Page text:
Our History

In the 1820’s, a group of Free Will Baptists were meeting at the Quaker Meeting House in Jones County, just a few miles from Pleasant Hill.  In 1834, the Rev. Thomas Campbell, one of the founders of the Disciples movement (originally known as the “Restoration Movement”) came through the area preaching and caused quite a stir in the community.

The land for a new church was given in 1837 by Mr. William Brown who was a strong believer in the new Disciples Movement.  The Browns, with the help of the Jarmans, Goodings, Fordhams, Kinseys, Smalls and others, completed construction of the church.  Dempsey Morgan finished the steps on the morning of the first service.  The new church, with 20 members, was dedicated to following the doctrinal direction of the new Disciples Movement.

The original church was named Pleasant Hill Christian Baptist.  It officially joined the Disciples of Christ movement on Nov. 11, 1843, and renamed Pleasant Hill Christian Church.  Some of the first ministers included; Robert Bond, John P. Dunn, Theodore J. Latham, John B. Gaylord and Henry Smith.  The first Elder was Emanuel Jarman.  The first Deacons were William Brown and William Gooding.  The first Deaconesses were; Mrs. Mary Fordham, Miss Rosa Lee Westbrook, Mrs. Ida Noble and Miss Ella Flordham.  By the end of 1890, the membership had grown to 220.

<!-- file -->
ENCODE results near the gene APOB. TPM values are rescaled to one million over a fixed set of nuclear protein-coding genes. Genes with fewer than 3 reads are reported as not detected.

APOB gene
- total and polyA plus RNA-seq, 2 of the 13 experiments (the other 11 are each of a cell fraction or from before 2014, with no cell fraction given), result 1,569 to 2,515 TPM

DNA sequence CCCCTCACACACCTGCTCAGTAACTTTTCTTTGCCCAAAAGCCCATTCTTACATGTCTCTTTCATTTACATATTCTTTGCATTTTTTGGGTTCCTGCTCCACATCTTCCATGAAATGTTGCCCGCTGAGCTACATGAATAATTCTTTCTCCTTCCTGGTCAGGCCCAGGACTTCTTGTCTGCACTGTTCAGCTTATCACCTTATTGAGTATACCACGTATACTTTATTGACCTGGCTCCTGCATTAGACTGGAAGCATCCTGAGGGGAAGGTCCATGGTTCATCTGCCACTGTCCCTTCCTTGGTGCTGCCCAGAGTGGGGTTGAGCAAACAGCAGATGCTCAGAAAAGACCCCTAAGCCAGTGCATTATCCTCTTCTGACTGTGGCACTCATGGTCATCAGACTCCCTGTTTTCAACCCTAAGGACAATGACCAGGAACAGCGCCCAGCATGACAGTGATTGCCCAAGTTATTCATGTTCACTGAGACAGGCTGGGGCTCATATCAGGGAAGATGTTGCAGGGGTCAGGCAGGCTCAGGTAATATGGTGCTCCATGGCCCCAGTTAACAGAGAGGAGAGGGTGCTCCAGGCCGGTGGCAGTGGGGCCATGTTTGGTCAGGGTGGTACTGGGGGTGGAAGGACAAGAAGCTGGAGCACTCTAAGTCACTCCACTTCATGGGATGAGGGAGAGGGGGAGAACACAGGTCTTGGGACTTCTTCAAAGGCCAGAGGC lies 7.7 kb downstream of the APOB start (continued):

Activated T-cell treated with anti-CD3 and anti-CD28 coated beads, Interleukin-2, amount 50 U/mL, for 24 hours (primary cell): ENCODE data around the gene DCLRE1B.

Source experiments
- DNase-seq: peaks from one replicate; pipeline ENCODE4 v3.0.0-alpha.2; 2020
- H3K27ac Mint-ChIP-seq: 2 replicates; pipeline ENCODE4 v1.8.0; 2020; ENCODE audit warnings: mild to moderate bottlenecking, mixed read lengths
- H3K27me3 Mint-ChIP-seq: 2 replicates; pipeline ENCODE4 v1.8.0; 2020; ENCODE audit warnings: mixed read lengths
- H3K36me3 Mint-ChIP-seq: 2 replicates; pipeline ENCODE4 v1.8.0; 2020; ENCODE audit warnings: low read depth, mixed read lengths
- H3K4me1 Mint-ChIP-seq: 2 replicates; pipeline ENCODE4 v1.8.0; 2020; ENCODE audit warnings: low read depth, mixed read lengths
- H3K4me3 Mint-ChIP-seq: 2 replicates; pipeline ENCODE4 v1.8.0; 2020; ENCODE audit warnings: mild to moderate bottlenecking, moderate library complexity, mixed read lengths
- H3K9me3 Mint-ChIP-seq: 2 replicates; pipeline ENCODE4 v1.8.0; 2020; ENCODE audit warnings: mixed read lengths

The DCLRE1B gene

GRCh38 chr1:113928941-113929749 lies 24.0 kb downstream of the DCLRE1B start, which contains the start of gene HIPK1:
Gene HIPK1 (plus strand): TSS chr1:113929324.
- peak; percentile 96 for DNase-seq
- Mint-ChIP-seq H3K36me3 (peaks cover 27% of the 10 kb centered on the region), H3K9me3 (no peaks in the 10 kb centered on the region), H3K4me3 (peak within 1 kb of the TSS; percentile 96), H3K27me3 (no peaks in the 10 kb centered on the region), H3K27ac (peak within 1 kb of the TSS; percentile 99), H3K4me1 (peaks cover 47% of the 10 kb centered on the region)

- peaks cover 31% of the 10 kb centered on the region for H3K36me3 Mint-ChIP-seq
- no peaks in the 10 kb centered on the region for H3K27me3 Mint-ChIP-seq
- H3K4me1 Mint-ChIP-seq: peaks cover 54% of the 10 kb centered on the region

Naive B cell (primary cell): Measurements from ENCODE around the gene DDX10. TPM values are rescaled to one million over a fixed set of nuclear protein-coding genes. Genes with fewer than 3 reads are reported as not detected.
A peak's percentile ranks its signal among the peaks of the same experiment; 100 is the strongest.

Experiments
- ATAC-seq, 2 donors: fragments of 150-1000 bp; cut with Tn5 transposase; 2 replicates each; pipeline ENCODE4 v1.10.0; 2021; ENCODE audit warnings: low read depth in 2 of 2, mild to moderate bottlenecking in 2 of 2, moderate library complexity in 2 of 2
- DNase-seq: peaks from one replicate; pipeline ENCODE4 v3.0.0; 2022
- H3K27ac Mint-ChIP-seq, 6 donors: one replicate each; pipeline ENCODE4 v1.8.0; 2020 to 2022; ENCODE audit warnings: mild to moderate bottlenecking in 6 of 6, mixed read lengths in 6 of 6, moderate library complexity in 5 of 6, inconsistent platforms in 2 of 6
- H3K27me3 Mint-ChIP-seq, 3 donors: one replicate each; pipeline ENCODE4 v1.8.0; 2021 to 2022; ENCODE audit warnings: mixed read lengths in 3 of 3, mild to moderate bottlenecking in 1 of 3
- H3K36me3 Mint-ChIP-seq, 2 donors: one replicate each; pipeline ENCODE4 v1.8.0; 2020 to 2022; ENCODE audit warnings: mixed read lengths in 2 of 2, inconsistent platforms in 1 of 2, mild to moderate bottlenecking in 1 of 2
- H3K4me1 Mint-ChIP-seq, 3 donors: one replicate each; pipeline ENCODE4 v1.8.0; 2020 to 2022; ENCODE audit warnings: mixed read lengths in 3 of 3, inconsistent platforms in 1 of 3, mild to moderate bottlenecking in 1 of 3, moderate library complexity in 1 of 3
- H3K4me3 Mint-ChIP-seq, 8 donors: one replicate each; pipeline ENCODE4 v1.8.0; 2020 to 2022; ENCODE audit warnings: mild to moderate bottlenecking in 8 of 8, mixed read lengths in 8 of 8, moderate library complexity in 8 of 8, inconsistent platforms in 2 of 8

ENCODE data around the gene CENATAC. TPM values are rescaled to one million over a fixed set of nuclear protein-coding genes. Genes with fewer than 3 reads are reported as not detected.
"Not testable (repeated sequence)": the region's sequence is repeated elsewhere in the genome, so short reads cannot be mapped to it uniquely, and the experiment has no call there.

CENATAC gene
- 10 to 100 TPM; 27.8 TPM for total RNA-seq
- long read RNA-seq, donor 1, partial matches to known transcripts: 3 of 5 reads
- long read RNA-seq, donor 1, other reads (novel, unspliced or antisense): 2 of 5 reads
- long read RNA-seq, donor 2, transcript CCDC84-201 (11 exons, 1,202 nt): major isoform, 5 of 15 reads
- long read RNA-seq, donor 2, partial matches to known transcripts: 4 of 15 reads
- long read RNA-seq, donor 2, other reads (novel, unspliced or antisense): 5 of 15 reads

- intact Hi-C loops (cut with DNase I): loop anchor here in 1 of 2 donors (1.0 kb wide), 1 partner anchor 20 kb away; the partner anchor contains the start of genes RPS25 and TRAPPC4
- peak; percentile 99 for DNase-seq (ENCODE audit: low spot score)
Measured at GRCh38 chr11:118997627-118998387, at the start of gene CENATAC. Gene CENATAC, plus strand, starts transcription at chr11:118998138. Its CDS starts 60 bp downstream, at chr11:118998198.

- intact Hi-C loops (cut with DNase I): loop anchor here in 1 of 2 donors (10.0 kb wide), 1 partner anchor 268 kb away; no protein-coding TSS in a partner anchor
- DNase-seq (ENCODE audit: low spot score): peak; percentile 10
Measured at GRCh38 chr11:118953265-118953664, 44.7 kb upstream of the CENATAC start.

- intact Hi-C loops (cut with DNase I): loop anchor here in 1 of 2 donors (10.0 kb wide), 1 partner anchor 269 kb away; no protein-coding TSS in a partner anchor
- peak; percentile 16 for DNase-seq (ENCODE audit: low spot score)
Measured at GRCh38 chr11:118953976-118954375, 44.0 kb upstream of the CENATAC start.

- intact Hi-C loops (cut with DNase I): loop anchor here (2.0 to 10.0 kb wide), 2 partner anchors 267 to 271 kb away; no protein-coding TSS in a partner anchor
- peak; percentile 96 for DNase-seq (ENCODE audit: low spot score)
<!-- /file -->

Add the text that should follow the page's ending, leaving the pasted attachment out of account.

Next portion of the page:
During the Civil War, after New Bern was taken by the Yankees in 1862, Brother P. E. Hines quit coming to preach.  John J. Harper preached until he was told by Confederate soldiers camped at Pleasant Hill that the Yankees were coming, so he left with them and did not come back until the war was over.  The church survived by holding prayer meetings during this time, according to an 1897 letter written by W. G. Fordham.

In 1868, Joseph Kinsey started the Pleasant Hill Male and Female Academy on the site of Pleasant Hill Christian Church with Joseph H. Foy as assistant principal.

A new sanctuary was constructed in 1905 behind the old church, which is reported to have later burned down.  The current sanctuary was upgraded and remodeled in 1973, and a fellowship building was added in 1978.